Firms told to come clean on e-commerce fraud

UK companies are trailing behind established US dotcoms and industry best practice in dealing with e-commerce fraud.

UK companies are trailing behind established US dotcoms and industry best practice in dealing with e-commerce fraud.

The warning came from Sue Thackeray, partner and head of the commercial litigation unit at Russell Jones & Walker solicitors.

She told telecoms managers at the TMA conference in Brighton that UK companies were particularly slow in adopting "reputation management" techniques, which have proved effective in combating fraud.

Reputation management involves companies meeting e-commerce fraud head-on. It means publicising fraud and attempted fraud in an effort to catch the perpetrators and reduce the chances of it happening to others.

An example of the problem, said Thackeray, was a current trial involving alleged fraud against Barclaycard, which is being held in secret because the credit card issuer was reluctant to reveal details of the case.

TMA delegate Michael Harrison, a board member of the Information Assurance Advisory Council (IAAC), confirmed the resistance to reputation management.

He said UK banks were refusing to confirm that they were the victims of fraud, because they did not want to cause panic among their customers.

This approach, said Harrison, was the opposite of that taken by established dotcoms such as eBay and Amazon, with both companies actively reporting frauds or attempted frauds.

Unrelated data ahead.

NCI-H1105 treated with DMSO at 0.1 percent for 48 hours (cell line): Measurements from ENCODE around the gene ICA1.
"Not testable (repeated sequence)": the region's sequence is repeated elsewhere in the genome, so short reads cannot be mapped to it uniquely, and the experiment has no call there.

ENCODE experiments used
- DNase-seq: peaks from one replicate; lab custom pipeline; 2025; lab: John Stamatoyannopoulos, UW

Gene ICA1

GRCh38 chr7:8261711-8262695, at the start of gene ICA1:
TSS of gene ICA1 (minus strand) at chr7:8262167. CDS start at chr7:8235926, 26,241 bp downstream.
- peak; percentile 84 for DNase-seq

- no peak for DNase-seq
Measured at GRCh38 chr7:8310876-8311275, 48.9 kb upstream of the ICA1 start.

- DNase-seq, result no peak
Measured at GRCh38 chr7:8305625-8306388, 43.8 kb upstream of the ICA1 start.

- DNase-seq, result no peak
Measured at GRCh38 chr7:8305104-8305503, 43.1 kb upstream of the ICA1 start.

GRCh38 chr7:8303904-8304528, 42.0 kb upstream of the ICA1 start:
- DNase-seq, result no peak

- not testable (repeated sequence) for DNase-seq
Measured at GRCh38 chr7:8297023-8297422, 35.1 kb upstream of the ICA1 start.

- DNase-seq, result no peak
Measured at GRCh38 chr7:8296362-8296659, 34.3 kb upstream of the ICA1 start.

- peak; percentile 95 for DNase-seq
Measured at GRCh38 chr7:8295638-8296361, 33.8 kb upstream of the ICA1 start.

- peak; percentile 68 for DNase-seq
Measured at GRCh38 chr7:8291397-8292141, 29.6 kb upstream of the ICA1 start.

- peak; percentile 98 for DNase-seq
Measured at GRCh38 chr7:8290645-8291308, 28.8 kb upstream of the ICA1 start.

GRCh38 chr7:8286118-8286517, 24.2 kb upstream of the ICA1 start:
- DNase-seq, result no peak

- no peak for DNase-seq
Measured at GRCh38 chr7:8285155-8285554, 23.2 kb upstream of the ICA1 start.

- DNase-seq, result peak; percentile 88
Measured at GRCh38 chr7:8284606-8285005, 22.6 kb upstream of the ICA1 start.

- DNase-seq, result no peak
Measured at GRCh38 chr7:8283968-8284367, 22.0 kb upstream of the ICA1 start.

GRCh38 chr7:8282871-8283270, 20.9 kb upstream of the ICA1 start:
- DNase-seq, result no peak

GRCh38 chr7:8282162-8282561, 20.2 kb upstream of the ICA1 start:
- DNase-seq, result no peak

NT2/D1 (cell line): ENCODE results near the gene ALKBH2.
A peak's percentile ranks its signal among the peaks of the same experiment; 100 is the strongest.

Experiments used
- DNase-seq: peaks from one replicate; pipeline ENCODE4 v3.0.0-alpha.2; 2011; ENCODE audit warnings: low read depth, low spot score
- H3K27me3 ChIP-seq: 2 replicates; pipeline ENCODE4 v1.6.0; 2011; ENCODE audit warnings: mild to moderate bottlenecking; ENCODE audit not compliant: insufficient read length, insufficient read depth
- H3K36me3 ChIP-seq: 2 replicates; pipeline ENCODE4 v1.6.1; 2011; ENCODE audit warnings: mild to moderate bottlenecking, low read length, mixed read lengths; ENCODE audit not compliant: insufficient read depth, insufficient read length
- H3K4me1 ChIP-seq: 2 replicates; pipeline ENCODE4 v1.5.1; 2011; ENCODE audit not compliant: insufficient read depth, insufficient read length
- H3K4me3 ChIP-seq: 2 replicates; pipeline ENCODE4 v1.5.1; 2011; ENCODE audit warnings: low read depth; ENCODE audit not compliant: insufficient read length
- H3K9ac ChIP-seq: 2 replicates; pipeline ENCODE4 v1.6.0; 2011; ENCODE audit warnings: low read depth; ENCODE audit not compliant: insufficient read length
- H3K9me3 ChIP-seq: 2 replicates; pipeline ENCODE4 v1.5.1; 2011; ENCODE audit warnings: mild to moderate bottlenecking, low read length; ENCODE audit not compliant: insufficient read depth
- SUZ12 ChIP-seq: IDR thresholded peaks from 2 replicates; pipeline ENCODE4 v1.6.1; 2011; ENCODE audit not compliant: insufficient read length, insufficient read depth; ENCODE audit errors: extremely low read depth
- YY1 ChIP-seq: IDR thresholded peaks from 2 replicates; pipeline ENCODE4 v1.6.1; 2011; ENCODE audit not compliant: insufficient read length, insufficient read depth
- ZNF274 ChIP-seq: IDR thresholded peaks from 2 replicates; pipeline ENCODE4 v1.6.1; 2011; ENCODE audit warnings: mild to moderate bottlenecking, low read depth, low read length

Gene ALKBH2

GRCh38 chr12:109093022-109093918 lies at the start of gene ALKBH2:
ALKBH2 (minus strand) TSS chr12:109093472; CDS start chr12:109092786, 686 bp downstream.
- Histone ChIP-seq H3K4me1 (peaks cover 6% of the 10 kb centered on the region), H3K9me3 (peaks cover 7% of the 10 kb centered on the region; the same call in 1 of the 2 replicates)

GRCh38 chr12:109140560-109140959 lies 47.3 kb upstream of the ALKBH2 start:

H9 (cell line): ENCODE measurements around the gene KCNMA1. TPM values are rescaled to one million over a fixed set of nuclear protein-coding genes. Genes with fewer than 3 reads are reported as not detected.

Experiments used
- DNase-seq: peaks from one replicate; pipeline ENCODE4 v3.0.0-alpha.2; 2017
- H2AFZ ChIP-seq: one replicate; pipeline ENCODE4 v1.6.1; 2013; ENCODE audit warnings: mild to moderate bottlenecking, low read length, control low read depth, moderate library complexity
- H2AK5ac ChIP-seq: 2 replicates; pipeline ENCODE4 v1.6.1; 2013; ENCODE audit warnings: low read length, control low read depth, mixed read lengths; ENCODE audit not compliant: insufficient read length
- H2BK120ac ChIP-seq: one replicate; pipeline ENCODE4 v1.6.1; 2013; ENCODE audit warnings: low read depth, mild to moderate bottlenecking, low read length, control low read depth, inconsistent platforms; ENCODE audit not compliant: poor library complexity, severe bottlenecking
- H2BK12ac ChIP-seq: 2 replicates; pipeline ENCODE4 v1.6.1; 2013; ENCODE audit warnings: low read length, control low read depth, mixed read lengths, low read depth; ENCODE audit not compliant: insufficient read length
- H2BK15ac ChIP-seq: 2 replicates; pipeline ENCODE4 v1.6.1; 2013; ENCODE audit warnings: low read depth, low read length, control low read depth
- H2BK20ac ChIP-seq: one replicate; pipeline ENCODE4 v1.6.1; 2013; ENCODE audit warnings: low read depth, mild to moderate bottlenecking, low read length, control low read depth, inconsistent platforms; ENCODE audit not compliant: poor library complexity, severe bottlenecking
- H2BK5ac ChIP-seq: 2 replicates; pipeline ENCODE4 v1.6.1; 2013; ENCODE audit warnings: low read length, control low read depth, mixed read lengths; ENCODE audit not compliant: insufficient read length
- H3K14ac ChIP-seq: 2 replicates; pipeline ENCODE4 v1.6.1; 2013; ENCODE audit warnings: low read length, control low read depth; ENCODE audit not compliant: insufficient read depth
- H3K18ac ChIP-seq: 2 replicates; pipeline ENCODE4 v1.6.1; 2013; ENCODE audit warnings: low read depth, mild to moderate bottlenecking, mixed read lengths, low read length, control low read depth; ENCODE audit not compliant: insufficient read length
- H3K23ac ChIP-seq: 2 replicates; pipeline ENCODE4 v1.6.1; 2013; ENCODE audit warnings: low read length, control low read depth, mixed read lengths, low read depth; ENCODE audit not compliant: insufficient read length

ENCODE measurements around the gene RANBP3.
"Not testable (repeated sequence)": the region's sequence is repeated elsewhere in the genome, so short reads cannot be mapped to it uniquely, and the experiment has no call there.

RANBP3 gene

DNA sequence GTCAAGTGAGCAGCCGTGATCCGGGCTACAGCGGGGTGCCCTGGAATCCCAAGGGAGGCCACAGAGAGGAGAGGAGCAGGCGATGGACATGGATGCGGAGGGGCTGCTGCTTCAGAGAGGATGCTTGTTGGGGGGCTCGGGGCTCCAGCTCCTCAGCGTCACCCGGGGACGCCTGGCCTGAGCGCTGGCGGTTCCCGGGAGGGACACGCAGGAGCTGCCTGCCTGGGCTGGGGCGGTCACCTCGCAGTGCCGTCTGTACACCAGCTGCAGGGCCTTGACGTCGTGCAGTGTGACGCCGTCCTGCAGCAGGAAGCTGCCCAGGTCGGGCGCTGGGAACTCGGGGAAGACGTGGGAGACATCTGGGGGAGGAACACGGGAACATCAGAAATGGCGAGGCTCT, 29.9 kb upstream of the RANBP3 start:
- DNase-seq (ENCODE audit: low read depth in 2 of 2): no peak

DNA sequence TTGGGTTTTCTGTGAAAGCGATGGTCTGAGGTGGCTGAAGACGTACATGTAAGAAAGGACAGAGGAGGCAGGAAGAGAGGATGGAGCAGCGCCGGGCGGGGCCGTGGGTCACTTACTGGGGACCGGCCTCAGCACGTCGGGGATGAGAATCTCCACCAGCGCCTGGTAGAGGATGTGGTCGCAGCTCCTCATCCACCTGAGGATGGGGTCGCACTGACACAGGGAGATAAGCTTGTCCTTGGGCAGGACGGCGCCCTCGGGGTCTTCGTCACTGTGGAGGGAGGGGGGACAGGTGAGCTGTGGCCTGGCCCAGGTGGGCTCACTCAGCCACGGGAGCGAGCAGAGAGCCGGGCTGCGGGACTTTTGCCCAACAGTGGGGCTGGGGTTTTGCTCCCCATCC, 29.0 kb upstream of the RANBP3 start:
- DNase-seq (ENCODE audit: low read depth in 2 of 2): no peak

Harrison also warned organisations not to be complacent about the damage caused by viruses such as Code Red.

There had been those who belittled the threat from Code Red after the US government and the CIA publicised the potential damage the virus could cause.

Harrison said he knew of two UK companies that had each suffered losses in the region of £10m from Code Red, but both refused to publicise the damage caused. "We are trying to get them to publicise their losses as part of the reputation management process," said Harrison.

The IAAC is seeking backing from the government's E-envoy for anonymous reporting of losses, to improve reporting and make it easier to take action.

Harrison said the proposal involved withholding the names of companies hit by fraud and viruses, but there would be almost full disclosure from the victims about the technical details of the attack.

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